As the spring semester nears the halfway mark, Career and Employment Services aids students in finding and applying to internships.
Kerri Keller, director of CES, said students might have seen and attended the career fairs held by CES. There was a fair in the fall, and in the spring semester there are fairs that are more individualized toward various majors.
“We also have an online system called ‘My CES Account,’ and as of today we have 440 internships listed in our online system,” Keller said. “We meet individually with students and when a student has a particular interest, work with them in their search.”
While students may be looking specifically for an internship within their field of study, there is an advantage in an internship where a student can step out of their comfort zone, Keller said.
“I think it’s different for every student,” Keller said. “I think if a student was questioning the particular major that they’re studying, they might want to develop some skills in another area or in a different setting than what might be typical for a particular major.”
Ana Vandermark, junior in marketing, said she could receive college credit for her internship this summer with FieldAware in Plano, Texas.
“The details are being worked out, but I would potentially be receiving credit for this internship, meaning that I am able to take other courses offered at K-State during my last semester that are not necessarily working towards my major,” Vandermark said. “I can take a fun class because I used my time well during the summer.”
Credit or no credit, many employers use internships as a specific recruiting strategy for converting interns into full-time hires, Keller said.
“Generally speaking, relevant, related experience is the top characteristic that employers are typically seeking in potential candidates, so experience related to your professional interest is very valuable and typically very marketable on your resume,” Keller said.
Keller said the sky is the limit when looking for an internship because a lot of companies and organizations — especially nonprofit organizations — may have a structured internship program advertised on their website. Students can also get a contact within the company and then articulate why they would be interested in interning with that organization.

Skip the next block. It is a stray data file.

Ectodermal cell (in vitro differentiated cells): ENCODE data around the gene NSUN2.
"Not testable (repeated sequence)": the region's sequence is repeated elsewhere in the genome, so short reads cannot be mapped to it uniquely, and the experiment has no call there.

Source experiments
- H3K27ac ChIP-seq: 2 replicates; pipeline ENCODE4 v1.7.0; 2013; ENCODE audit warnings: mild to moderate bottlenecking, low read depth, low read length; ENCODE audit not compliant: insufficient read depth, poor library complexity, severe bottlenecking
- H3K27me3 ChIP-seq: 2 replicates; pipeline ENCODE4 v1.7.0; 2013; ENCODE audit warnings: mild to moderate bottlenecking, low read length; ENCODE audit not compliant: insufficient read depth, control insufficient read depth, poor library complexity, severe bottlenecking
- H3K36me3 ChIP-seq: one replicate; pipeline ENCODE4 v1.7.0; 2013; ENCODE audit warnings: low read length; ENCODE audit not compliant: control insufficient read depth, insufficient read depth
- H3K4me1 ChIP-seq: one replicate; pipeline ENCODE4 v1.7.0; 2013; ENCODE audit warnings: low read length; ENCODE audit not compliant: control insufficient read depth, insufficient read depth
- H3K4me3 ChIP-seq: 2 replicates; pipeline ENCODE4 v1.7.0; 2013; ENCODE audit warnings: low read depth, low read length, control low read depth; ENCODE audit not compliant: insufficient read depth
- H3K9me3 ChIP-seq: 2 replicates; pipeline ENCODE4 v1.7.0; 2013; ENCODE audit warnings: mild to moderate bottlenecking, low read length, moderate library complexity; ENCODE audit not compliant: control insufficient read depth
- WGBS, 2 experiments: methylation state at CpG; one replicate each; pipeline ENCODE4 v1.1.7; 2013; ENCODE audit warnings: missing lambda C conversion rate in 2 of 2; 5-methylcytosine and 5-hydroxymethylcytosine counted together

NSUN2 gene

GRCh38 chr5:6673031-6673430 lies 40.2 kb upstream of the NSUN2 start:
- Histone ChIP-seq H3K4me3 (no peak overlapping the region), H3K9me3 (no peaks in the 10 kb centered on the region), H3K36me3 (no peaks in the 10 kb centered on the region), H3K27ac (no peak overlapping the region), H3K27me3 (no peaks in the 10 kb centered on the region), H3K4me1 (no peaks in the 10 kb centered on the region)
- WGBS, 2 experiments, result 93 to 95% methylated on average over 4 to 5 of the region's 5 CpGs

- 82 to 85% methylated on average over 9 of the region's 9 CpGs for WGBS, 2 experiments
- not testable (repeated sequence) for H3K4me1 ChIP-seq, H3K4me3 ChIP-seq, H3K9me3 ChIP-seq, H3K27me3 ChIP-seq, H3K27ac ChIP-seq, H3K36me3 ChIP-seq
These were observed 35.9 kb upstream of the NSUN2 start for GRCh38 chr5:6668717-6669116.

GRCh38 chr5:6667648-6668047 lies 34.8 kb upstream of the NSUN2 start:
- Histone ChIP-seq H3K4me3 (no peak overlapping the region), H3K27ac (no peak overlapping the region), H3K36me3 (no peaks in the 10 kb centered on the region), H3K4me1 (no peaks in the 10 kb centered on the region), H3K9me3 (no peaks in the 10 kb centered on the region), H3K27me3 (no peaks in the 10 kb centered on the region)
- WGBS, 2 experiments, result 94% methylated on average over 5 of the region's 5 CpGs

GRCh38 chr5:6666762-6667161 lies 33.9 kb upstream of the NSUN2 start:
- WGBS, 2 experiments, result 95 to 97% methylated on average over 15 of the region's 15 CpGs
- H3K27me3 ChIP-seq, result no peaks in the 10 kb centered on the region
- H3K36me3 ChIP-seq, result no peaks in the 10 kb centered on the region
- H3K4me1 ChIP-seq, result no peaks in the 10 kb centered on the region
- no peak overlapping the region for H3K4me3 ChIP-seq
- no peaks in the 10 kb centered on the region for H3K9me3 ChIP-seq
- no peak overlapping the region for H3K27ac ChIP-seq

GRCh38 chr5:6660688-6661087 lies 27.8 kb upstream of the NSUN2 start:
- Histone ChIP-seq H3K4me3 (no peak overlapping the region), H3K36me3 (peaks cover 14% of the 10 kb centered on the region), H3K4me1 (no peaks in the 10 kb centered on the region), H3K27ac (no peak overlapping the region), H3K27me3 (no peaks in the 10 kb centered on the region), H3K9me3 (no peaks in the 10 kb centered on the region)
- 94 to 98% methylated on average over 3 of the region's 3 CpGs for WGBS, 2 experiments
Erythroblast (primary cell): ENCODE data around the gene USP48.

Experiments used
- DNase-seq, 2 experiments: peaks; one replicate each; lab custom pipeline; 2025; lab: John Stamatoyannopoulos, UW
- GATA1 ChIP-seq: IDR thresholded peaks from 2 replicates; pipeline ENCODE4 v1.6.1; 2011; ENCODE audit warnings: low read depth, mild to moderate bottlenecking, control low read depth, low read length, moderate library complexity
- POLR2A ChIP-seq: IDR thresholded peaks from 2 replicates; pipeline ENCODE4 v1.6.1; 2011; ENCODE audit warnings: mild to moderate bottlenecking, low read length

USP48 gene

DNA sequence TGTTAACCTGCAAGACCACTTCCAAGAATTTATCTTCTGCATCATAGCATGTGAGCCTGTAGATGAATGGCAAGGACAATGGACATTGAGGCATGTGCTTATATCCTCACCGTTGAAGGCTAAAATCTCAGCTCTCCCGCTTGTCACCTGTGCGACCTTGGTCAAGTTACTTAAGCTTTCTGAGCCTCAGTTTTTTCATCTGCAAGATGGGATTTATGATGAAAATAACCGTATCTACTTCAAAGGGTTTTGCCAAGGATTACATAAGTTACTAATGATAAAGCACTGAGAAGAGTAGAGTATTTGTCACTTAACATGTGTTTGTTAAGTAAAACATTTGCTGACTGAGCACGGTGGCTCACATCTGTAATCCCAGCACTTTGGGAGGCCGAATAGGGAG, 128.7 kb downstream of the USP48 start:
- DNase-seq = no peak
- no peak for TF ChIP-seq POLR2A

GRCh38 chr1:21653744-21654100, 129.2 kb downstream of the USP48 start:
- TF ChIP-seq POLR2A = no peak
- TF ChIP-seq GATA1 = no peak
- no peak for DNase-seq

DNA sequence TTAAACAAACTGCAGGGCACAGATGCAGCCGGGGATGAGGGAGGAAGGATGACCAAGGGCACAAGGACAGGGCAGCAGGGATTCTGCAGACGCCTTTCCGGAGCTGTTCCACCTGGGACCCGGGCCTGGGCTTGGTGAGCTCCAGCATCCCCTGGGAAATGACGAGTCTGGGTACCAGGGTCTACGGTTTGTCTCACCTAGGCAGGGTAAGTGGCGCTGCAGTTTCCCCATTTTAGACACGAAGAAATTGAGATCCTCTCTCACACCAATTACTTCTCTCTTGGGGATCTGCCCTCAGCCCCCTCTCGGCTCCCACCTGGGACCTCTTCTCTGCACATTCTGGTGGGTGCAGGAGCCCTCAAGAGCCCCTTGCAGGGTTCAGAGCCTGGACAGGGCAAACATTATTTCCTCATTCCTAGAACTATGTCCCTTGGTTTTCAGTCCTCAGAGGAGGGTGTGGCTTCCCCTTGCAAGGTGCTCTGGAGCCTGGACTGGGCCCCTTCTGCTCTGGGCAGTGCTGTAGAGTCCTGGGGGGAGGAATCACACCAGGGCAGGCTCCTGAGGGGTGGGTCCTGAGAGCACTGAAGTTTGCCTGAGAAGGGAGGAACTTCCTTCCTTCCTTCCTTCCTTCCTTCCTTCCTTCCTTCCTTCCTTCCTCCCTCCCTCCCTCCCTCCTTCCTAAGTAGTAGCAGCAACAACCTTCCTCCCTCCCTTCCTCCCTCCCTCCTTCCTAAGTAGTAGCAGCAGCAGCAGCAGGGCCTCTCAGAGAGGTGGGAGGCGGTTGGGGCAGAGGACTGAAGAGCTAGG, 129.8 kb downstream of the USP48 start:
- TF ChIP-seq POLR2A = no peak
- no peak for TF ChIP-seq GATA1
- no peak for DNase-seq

Vandermark said she conducted a search independent of K-State’s programs and found her internship through a family friend.
“I am working with a marketing team and specifically will be doing a lot of target market research and analytics,” Vandermark said. “I will also be writing blogs to increase in-bound marketing efforts.”
Tyler Benson, sophomore in business administration, said there is pressure to find an internship, especially as a sophomore or junior.
“You need an internship to make sure you want to continue in the field you’re in and maybe potentially work at the place of your internship,” Benson said. “I’ve used the programs that K-State offers, and it was pretty helpful. They gave me good advice and other resources on how to apply online and potentially get one.”
Keller said it is important to present oneself as professionally as one would for a full-time job and not to just quickly slap together a resume.
“Come in and let CES look over your resume and make sure it’s representing yourself as effectively as it can,” Keller said. “A lot of students don’t think to list co-curricular experiences and unpaid experiences.”
Once in the internship, showing initiative can really make a positive experience for both the student and the employer, Keller said.
“Be prepared when you correspond if you’re invited in for an interview, and be prepared to share with that organization not only what you hope to gain but what you can offer as well,” Keller said. “You want to be able to show them that you will be a good contribution. Internships are a great springboard to other internships, so you need to think about how you can get experience before you go for a bigger internship later on in your K-State experience.”